Hamstring injuries are one of the worst out there. Anyone who has suffered them will know that they never fully go away and the older you get, the more potential they have to cause problems. It's the car equivalent of constantly driving on black ice, never knowing when it could pop again. Players will often never regain full fitness after a succession of hamstring problems.

Ged (#21) makes a good point about the irony of resting players who then invariably get injured shortly after. I am firm believer in keeping a fully fit squad playing, especially at this time of year; resting players in September is madness. Players will need resting later in the year. Resting them now only disrupts their rhythm and fitness.

Harold Matthews
51 Posted 01/10/2014 at 13:50:05
The 2nd game after a break is always the dodgy one. In horse racing they call it "The bounce factor."
Kieran Riding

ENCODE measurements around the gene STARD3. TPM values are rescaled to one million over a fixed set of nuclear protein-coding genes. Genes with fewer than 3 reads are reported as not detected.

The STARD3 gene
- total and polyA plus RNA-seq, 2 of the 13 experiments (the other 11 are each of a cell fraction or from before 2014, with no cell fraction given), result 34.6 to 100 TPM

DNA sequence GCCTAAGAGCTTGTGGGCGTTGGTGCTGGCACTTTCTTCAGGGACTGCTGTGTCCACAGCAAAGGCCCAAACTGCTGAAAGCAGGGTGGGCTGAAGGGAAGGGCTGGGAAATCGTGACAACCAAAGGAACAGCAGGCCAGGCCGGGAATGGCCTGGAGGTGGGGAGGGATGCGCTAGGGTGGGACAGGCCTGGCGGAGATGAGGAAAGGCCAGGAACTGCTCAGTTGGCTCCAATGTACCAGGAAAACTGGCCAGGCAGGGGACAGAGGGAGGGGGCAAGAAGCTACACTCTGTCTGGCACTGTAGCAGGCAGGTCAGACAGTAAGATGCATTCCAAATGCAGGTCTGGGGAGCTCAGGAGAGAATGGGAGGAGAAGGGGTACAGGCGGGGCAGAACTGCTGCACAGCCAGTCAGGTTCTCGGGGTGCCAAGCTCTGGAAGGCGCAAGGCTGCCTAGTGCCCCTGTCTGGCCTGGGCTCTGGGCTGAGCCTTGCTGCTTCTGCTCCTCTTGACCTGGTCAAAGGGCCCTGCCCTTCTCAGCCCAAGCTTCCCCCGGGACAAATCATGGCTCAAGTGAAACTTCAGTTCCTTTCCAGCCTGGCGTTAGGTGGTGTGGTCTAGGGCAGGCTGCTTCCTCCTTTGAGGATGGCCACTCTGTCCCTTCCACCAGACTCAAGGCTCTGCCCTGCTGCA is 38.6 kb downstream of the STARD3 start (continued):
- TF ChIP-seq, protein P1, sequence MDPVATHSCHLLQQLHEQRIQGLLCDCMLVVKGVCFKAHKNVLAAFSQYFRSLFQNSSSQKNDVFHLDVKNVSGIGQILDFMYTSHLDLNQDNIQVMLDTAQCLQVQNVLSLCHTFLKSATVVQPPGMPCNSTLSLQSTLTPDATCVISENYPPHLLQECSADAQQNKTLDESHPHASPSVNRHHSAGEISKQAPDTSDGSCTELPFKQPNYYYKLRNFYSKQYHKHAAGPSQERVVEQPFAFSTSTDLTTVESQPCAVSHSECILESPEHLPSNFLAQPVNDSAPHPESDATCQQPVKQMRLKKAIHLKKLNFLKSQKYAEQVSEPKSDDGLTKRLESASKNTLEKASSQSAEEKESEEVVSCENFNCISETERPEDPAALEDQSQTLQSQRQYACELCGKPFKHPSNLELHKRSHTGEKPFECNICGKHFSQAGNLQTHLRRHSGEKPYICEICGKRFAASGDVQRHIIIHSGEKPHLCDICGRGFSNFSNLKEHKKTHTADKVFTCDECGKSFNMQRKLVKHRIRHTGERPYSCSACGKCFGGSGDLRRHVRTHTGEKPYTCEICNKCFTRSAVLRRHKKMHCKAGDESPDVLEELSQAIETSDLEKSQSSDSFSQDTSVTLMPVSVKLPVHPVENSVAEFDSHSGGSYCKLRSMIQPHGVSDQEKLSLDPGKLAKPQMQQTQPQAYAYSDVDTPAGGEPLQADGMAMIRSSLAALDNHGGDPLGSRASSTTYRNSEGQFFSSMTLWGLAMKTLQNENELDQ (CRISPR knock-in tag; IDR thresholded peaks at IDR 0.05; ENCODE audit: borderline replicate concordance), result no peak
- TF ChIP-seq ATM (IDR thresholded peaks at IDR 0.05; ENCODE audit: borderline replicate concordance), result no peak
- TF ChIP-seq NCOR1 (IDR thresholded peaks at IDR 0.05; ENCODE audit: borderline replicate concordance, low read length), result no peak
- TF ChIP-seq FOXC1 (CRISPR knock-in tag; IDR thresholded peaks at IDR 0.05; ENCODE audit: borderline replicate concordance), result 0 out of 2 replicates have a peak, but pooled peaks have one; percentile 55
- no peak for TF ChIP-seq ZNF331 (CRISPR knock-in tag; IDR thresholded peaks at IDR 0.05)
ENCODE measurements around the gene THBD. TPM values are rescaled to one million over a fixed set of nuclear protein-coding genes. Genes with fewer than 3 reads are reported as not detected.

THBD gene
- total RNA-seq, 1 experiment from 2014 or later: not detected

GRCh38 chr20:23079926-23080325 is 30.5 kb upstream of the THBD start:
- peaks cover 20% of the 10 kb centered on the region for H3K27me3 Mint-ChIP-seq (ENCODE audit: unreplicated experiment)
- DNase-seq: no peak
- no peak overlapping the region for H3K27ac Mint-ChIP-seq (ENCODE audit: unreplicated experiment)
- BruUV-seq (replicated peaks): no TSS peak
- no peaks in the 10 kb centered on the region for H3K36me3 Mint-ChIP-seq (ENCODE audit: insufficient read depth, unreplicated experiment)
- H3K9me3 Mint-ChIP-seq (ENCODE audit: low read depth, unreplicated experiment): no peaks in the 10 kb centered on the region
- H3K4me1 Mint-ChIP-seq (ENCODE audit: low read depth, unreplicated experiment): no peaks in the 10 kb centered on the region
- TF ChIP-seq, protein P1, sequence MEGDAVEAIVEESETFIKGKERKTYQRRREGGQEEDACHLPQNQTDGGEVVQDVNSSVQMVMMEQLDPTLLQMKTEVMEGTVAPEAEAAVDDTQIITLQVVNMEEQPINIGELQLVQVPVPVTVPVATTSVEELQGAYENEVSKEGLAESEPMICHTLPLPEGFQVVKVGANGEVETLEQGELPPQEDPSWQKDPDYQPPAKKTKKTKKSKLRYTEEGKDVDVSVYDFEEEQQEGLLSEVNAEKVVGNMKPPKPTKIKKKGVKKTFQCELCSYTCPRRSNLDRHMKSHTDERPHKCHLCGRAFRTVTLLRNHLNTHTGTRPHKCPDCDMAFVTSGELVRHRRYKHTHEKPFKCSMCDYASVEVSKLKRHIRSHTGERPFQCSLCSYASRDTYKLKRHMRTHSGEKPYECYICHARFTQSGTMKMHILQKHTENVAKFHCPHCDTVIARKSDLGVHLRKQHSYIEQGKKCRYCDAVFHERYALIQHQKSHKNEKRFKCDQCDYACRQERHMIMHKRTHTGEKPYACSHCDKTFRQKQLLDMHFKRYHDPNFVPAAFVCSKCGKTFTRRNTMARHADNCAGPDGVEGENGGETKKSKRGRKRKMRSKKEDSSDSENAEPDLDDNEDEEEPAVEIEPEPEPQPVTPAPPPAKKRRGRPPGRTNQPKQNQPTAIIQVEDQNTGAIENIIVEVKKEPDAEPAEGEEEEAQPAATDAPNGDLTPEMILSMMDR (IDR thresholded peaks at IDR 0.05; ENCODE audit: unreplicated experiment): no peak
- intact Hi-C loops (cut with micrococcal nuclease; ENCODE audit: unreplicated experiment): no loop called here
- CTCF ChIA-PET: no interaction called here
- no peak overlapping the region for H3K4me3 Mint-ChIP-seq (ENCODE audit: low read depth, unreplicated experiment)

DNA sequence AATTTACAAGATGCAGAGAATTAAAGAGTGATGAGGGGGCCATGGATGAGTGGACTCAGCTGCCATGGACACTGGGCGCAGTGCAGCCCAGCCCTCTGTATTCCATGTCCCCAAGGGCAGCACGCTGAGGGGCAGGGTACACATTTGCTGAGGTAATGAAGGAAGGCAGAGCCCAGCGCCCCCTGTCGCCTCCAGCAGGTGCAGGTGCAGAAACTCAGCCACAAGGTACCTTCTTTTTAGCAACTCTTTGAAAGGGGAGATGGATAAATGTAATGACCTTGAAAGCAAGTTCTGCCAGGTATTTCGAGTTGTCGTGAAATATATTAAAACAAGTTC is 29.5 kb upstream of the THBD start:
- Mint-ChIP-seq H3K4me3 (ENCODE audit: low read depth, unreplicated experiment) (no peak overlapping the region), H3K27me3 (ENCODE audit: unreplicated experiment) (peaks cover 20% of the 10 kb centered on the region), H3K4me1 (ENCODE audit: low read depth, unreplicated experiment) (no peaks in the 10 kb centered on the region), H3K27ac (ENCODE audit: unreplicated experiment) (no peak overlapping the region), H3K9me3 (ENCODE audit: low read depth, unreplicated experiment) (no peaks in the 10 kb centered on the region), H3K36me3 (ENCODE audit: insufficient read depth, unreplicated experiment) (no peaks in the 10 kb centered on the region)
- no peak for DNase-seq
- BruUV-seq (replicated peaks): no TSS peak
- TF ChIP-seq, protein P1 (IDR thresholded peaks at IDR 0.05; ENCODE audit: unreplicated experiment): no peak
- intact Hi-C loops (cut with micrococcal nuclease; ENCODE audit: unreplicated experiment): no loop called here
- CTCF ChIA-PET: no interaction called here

53 Posted 01/10/2014 at 20:08:24
Looking at Christmas, I believe.

Bloody shame if correct.

Bobby Thomas
54 Posted 01/10/2014 at 23:18:42
Posts 1,14 &15 by Colin Glassar are the funniest things IÂ’ve read all day.

Remind me of an article by Frank McConville (RIP) in When Skies are Grey many years ago.

Andy Osborne
55 Posted 02/10/2014 at 01:10:36
Ged #21, I completely agree. If you have a really good player, in this case Mirallas, you should use him while he is still uninjured, because it's going to happen again, no matter how many games rest he has. As for the CP and Swansea games, well, need. I say more than that they were both very winnable games.

Hope he gets well soon. We'll need him to.

Christopher Kelly
56 Posted 02/10/2014 at 01:16:11
One of the funniest moments of the World Cup for me had to be when Raul Meireles, he of the mohawked, tatted and piereced variety, faked a skinned elbow (I believe)... and threw himself on the ground viciously like a caught Tiger Shark... Only modern day players. The guy looks like he’s in Hell’s Angels but if you graze him he turns into Bambi on ice. What a disgrace of a man.